It's a happy story with an inspirational ending, but pro-choice critics say Focus on the Family should not be allowed to air the commercial because it advocates on behalf of a divisive issue and threatens to "throw women under the bus."So because a one crazy man murdered Dr. Tiller, the entire pro-life movement shouldn't be allowed to run advertisements? Should pro-environment movement messages be banned because of eco-terrorists like the Earth Liberation Force?
"This organization is extremely intolerant and divisive and pushing an un-American agenda," said Jehmu Greene, director of the Women's Media Center, which is coordinating a campaign to force CBS to pull the ad before it airs on Feb. 7.
"Abortion is very controversial, and the anti-abortion vitriol has resulted in escalated violence against reproductive health providers and their patients," Greene said. "We've seen that clearly with the murder of Dr. George Tiller," the late-term abortion provider who was gunned down in his Kansas church in May 2009.
The Focus on the Family spokesman responds to the radicals.
"We're not trying to sell folks a big-screen TV, we're not trying to sell them a soft drink, we're not trying to sell them a Web domain name. We're not trying to sell anything — we're celebrating families,"And kudos to Tim Tebow for being willing to take the flak for what he believes. He is one young man who really seems to have his values straight.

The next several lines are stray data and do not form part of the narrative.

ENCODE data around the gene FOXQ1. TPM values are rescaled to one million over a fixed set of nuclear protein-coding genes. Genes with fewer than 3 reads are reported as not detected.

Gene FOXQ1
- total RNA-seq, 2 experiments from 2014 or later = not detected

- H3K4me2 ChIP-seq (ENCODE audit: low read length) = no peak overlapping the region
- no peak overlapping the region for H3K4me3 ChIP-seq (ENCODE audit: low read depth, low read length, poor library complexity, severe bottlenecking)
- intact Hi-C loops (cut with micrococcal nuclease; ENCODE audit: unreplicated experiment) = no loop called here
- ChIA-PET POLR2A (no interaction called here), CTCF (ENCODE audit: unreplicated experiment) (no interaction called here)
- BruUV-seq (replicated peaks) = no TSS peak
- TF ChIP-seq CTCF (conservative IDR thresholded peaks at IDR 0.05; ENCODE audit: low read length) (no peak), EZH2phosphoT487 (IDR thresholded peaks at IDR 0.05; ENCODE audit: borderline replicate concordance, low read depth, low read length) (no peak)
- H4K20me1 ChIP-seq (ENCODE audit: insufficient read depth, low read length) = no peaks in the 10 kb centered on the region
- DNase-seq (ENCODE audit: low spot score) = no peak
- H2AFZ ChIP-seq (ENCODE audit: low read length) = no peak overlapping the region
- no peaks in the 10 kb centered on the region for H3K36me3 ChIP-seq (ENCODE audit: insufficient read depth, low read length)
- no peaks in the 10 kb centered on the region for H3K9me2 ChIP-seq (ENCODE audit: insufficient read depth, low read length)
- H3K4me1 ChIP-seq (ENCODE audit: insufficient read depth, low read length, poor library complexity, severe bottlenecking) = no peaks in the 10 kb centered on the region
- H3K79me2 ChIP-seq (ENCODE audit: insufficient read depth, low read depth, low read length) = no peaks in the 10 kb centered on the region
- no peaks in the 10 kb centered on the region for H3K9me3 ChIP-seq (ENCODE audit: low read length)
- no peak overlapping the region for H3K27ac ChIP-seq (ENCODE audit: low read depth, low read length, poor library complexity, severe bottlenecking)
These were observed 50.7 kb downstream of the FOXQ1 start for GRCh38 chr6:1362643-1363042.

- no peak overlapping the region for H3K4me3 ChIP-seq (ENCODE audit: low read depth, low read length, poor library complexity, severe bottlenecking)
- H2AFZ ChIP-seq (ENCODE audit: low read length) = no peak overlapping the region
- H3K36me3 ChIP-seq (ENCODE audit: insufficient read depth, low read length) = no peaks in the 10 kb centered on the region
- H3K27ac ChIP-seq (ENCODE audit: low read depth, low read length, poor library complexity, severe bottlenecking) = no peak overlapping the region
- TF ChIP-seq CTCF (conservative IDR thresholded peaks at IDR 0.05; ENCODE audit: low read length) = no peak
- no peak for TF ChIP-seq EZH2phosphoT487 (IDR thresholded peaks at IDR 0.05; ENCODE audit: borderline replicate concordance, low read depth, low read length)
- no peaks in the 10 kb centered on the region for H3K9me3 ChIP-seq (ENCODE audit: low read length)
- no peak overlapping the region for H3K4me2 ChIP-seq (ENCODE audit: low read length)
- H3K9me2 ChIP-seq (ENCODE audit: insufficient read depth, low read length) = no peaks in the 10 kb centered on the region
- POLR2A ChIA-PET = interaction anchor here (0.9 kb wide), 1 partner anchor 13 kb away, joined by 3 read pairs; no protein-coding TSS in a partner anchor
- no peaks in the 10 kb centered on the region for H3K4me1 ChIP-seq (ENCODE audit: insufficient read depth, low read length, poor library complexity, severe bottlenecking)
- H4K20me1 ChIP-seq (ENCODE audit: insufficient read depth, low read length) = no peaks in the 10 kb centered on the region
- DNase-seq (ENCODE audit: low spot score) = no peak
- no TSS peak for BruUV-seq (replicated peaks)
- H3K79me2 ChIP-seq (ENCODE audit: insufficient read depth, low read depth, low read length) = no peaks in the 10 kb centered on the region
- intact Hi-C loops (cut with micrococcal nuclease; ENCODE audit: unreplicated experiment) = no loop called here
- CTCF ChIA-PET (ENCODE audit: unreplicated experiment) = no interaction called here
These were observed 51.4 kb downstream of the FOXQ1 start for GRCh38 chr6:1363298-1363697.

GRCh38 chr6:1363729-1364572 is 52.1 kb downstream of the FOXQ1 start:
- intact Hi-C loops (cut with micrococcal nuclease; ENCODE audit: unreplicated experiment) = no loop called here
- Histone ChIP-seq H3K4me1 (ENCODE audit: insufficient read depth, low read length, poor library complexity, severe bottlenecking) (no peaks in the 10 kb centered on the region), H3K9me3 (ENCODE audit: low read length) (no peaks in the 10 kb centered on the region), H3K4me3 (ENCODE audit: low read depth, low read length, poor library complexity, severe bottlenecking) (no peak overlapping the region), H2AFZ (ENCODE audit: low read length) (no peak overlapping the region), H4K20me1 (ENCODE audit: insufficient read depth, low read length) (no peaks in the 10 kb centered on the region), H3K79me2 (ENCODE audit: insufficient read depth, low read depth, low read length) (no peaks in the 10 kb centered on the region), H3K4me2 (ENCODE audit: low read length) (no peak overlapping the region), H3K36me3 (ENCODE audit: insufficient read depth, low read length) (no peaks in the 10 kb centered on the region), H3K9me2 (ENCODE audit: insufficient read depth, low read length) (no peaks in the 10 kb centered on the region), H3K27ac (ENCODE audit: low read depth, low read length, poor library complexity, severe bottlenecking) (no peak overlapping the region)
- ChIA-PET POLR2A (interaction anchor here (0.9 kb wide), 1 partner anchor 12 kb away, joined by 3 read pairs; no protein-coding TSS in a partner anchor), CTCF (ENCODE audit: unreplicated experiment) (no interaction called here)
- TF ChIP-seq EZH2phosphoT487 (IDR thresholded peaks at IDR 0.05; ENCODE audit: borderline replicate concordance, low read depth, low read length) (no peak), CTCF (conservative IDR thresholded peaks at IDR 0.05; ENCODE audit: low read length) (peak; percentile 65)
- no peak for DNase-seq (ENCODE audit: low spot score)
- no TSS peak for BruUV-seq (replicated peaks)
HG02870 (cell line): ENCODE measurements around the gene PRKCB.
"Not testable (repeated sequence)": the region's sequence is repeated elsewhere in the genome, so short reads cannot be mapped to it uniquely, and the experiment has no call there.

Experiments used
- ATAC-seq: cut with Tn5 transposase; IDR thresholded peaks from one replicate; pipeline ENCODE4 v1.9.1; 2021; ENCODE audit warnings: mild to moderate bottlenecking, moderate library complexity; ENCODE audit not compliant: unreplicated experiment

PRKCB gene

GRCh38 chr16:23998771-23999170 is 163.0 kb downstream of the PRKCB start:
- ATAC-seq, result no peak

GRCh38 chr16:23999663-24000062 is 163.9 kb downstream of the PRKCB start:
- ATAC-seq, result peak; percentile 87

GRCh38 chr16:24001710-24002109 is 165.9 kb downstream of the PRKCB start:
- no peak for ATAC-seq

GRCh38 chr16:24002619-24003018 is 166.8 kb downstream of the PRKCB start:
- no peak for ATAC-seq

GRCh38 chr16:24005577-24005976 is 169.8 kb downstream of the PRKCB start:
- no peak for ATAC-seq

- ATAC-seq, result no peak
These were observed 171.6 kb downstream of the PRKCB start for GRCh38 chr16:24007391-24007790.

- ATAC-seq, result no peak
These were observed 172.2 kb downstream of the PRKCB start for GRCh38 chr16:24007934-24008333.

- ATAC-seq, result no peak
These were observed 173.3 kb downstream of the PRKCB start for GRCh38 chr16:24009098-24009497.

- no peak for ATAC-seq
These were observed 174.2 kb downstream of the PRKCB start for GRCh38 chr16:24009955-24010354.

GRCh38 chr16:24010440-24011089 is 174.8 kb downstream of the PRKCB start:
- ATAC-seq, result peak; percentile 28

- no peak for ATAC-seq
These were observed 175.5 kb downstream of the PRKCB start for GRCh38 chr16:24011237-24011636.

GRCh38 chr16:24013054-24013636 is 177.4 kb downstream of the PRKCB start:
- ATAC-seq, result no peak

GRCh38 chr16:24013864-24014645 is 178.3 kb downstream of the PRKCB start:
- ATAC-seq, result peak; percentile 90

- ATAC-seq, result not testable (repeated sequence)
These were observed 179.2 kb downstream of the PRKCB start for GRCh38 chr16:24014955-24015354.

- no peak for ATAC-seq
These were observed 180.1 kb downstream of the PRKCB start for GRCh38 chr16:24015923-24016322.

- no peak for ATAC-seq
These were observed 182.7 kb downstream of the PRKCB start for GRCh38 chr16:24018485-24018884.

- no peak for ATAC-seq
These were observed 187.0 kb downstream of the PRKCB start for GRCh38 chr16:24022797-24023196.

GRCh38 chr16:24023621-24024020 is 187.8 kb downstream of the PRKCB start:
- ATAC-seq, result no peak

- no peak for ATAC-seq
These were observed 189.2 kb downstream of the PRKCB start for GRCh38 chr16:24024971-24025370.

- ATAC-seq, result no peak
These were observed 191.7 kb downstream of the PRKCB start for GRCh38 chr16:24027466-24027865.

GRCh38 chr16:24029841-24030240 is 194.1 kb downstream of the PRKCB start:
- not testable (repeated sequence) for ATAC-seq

"I know some people won't agree with it, but I think they can at least respect that I stand up for what I believe," he said. "[T]hat's the reason I'm here, because my mom was a very courageous woman. So any way that I could help, I would do it."CBS, to its credit, is refusing to back down from these radical activists who seem to believe that women are too fragile to hear a pro-life message. All the controversy surrounding the ad and the protest will just bring more publicity to Focus on the Family's message. Women's groups try to argue that they're not pro-abortion, they just want women to have a choice. Well, Pam Tebow made her choice and wants to spread her inspirational story to others. Why should that be something worth all this fuss and bother? These groups are giving fodder to the argument that their real concern is not choice, but abortions.
Whether you agree with Focus on the Family's message, they should be allowed to communicate that message to the Super Bowl audience if they have the money to buy the ad time. Who knows if the people they want to reach are watching the game, but given the reaction from these women's groups, their message is going to get even more attention. A fitting penalty for their attempt to block messages with which they disagree.